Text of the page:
3. Gerard van der Laan & Nigel Moes, 2012. "Transboundary Externalities and Property Rights: An International River Pollution Model," Tinbergen Institute Discussion Papers 12-006/1, Tinbergen Institute.
  4. Dong, Baomin & Ni, Debing & Wang, Yuntong, 2012. "Sharing a polluted river network," MPRA Paper 38839, University Library of Munich, Germany.
  5. René Brink & Arantza Estévez-Fernández & Gerard Laan & Nigel Moes, 2014. "Independence of downstream and upstream benefits in river water allocation problems," Social Choice and Welfare, Springer, vol. 43(1), pages 173-194, June.
  6. Jorge Alcalde-Unzu & Maria Gomez-Rua & Elena Molis, 2013. "Sharing the costs of cleaning a river: the Upstream Responsibility rule," ThE Papers 13/03, Department of Economic Theory and Economic History of the University of Granada..
  7. Gerard van der Laan & Nigel Moes, 2012. "Transboundary Externalities and Property Rights: An International River Pollution Model," Tinbergen Institute Discussion Papers 12-006/1, Tinbergen Institute.
  8. Hurt, Wesley & Osório, António (António Miguel), 2014. "A Sequential Allocation Problem: The Asymptotic Distribution of Resources," Working Papers 2072/237596, Universitat Rovira i Virgili, Department of Economics.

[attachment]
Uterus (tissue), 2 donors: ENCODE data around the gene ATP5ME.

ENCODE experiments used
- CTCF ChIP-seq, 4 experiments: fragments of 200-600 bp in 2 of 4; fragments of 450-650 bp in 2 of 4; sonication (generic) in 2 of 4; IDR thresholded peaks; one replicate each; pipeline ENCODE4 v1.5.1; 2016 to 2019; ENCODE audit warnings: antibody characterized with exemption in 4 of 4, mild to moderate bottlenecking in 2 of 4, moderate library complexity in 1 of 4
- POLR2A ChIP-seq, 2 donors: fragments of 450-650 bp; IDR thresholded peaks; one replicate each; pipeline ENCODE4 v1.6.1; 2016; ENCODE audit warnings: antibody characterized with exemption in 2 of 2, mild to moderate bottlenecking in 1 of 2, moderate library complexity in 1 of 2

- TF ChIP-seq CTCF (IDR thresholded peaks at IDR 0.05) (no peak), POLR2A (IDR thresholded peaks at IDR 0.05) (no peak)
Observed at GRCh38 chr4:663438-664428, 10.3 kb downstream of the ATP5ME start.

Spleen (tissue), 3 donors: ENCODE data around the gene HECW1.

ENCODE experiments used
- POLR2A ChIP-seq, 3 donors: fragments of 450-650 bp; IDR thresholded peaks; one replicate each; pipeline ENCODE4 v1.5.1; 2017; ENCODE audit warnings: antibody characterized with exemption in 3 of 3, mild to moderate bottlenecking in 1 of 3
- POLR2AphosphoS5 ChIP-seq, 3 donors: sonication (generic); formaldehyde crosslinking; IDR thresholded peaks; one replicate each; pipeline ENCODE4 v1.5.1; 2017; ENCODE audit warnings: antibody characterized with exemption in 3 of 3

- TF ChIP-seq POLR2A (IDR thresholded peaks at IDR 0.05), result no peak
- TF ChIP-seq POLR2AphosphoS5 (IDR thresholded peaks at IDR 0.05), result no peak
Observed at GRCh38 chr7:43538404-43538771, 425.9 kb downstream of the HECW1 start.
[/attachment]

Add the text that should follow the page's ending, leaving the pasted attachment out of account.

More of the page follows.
9. Sylvain Beal & Amandine Ghintran & Eric Remila & Philippe Solal, 2013. "The River Sharing Problem: A Survey," International Game Theory Review (IGTR), World Scientific Publishing Co. Pte. Ltd., vol. 15(03), pages 1340016-1-1.
  10. Erik Ansink & Michael Gengenbach & Hans-Peter Weikard, 2012. "River Sharing and Water Trade," Working Papers 2012.17, Fondazione Eni Enrico Mattei.
  11. Ambec, Stefan & Dinar, Ariel & McKinney, Daene, 2013. "Water sharing agreements sustainable to reduced flows," Journal of Environmental Economics and Management, Elsevier, vol. 66(3), pages 639-655.
  12. repec:dgr:kubcen:2013078 is not listed on IDEAS
  13. Hurt, Wesley & Osorio, Antonio, 2014. "A Sequential Allocation Problem: The Asymptotic Distribution of Resources," MPRA Paper 56690, University Library of Munich, Germany.
  14. Rémy Delille & Jean-Christophe Pereau, 2014. "The Seawall Bargaining Game," Games, MDPI, Open Access Journal, vol. 5(2), pages 127-139, June.